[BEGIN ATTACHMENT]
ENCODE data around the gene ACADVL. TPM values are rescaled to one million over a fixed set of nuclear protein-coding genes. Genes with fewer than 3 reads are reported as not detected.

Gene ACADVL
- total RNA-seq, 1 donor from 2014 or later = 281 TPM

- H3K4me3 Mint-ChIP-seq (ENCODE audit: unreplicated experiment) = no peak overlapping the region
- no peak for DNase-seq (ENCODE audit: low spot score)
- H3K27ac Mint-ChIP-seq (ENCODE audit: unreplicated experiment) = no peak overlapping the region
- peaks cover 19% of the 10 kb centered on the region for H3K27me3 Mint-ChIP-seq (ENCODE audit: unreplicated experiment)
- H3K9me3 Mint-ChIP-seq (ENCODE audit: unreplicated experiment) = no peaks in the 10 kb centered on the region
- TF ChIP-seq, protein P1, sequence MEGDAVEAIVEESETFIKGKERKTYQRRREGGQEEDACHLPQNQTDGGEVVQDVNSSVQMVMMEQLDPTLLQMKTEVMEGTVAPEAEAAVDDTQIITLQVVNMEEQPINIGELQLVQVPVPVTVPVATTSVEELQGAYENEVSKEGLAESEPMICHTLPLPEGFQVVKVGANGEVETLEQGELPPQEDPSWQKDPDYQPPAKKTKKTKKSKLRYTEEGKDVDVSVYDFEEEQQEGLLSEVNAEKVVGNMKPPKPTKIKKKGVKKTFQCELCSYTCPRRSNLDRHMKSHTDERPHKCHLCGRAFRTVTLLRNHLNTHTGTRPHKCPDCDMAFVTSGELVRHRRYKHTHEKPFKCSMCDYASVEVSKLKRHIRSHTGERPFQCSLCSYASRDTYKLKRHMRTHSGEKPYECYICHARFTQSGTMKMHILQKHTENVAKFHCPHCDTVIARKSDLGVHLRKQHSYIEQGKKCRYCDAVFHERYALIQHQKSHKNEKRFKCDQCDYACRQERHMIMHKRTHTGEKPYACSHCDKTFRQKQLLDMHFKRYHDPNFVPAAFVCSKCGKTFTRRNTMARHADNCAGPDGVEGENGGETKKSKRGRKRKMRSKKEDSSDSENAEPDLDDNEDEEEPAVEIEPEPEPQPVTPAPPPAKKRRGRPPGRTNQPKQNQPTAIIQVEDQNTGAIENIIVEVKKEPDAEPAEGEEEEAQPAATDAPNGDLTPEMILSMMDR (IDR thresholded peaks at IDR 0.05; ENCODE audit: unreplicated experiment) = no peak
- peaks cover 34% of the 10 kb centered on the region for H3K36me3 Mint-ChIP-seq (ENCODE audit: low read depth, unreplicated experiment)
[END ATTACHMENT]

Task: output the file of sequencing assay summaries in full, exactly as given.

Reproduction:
ENCODE data around the gene ACADVL. TPM values are rescaled to one million over a fixed set of nuclear protein-coding genes. Genes with fewer than 3 reads are reported as not detected.

Gene ACADVL
- total RNA-seq, 1 donor from 2014 or later = 281 TPM

- H3K4me3 Mint-ChIP-seq (ENCODE audit: unreplicated experiment) = no peak overlapping the region
- no peak for DNase-seq (ENCODE audit: low spot score)
- H3K27ac Mint-ChIP-seq (ENCODE audit: unreplicated experiment) = no peak overlapping the region
- peaks cover 19% of the 10 kb centered on the region for H3K27me3 Mint-ChIP-seq (ENCODE audit: unreplicated experiment)
- H3K9me3 Mint-ChIP-seq (ENCODE audit: unreplicated experiment) = no peaks in the 10 kb centered on the region
- TF ChIP-seq, protein P1, sequence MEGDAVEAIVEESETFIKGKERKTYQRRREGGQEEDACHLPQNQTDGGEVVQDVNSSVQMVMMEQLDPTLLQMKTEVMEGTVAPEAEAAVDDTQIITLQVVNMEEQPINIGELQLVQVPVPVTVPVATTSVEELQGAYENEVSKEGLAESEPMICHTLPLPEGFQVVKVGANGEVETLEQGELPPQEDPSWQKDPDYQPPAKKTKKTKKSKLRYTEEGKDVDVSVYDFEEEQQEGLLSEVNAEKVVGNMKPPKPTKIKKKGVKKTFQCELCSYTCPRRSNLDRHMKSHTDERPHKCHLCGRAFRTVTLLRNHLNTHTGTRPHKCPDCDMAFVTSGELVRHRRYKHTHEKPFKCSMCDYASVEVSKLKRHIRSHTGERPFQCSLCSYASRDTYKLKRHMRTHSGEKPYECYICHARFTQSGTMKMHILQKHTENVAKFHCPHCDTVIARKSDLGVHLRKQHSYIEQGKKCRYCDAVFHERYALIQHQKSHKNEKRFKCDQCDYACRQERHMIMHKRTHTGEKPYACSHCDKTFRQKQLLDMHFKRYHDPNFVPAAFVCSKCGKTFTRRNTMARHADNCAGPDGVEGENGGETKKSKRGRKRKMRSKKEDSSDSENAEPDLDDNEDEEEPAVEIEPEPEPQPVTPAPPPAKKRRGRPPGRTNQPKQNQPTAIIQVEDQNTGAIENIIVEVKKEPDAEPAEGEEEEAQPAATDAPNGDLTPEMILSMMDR (IDR thresholded peaks at IDR 0.05; ENCODE audit: unreplicated experiment) = no peak
- peaks cover 34% of the 10 kb centered on the region for H3K36me3 Mint-ChIP-seq (ENCODE audit: low read depth, unreplicated experiment)